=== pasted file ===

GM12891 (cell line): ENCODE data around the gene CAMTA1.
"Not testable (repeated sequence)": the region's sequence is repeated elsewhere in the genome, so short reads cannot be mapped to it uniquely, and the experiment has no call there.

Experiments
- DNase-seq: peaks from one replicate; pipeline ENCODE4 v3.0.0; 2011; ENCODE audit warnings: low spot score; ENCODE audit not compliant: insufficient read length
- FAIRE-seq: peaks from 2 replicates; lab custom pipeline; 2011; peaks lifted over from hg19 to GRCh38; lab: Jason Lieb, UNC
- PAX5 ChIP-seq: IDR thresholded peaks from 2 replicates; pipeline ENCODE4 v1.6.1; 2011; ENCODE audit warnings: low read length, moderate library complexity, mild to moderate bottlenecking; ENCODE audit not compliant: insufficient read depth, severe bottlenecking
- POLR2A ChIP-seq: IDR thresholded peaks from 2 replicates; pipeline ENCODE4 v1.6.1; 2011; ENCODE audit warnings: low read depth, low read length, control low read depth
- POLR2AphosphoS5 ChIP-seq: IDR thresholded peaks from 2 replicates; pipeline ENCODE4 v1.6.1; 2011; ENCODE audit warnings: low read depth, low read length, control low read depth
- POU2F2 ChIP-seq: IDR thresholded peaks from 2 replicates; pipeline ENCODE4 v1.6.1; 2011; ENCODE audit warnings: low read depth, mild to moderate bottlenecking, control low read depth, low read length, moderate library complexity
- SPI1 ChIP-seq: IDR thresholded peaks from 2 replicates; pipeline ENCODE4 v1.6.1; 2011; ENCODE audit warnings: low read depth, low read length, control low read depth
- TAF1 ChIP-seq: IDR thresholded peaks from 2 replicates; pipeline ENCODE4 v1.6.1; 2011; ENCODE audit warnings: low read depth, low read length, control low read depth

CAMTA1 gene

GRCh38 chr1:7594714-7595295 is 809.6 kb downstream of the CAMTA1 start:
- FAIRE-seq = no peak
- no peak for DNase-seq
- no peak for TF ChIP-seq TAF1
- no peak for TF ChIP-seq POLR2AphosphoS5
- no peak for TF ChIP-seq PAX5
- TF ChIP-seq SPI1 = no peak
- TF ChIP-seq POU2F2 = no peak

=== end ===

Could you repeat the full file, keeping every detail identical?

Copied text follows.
GM12891 (cell line): ENCODE data around the gene CAMTA1.
"Not testable (repeated sequence)": the region's sequence is repeated elsewhere in the genome, so short reads cannot be mapped to it uniquely, and the experiment has no call there.

Experiments
- DNase-seq: peaks from one replicate; pipeline ENCODE4 v3.0.0; 2011; ENCODE audit warnings: low spot score; ENCODE audit not compliant: insufficient read length
- FAIRE-seq: peaks from 2 replicates; lab custom pipeline; 2011; peaks lifted over from hg19 to GRCh38; lab: Jason Lieb, UNC
- PAX5 ChIP-seq: IDR thresholded peaks from 2 replicates; pipeline ENCODE4 v1.6.1; 2011; ENCODE audit warnings: low read length, moderate library complexity, mild to moderate bottlenecking; ENCODE audit not compliant: insufficient read depth, severe bottlenecking
- POLR2A ChIP-seq: IDR thresholded peaks from 2 replicates; pipeline ENCODE4 v1.6.1; 2011; ENCODE audit warnings: low read depth, low read length, control low read depth
- POLR2AphosphoS5 ChIP-seq: IDR thresholded peaks from 2 replicates; pipeline ENCODE4 v1.6.1; 2011; ENCODE audit warnings: low read depth, low read length, control low read depth
- POU2F2 ChIP-seq: IDR thresholded peaks from 2 replicates; pipeline ENCODE4 v1.6.1; 2011; ENCODE audit warnings: low read depth, mild to moderate bottlenecking, control low read depth, low read length, moderate library complexity
- SPI1 ChIP-seq: IDR thresholded peaks from 2 replicates; pipeline ENCODE4 v1.6.1; 2011; ENCODE audit warnings: low read depth, low read length, control low read depth
- TAF1 ChIP-seq: IDR thresholded peaks from 2 replicates; pipeline ENCODE4 v1.6.1; 2011; ENCODE audit warnings: low read depth, low read length, control low read depth

CAMTA1 gene

GRCh38 chr1:7594714-7595295 is 809.6 kb downstream of the CAMTA1 start:
- FAIRE-seq = no peak
- no peak for DNase-seq
- no peak for TF ChIP-seq TAF1
- no peak for TF ChIP-seq POLR2AphosphoS5
- no peak for TF ChIP-seq PAX5
- TF ChIP-seq SPI1 = no peak
- TF ChIP-seq POU2F2 = no peak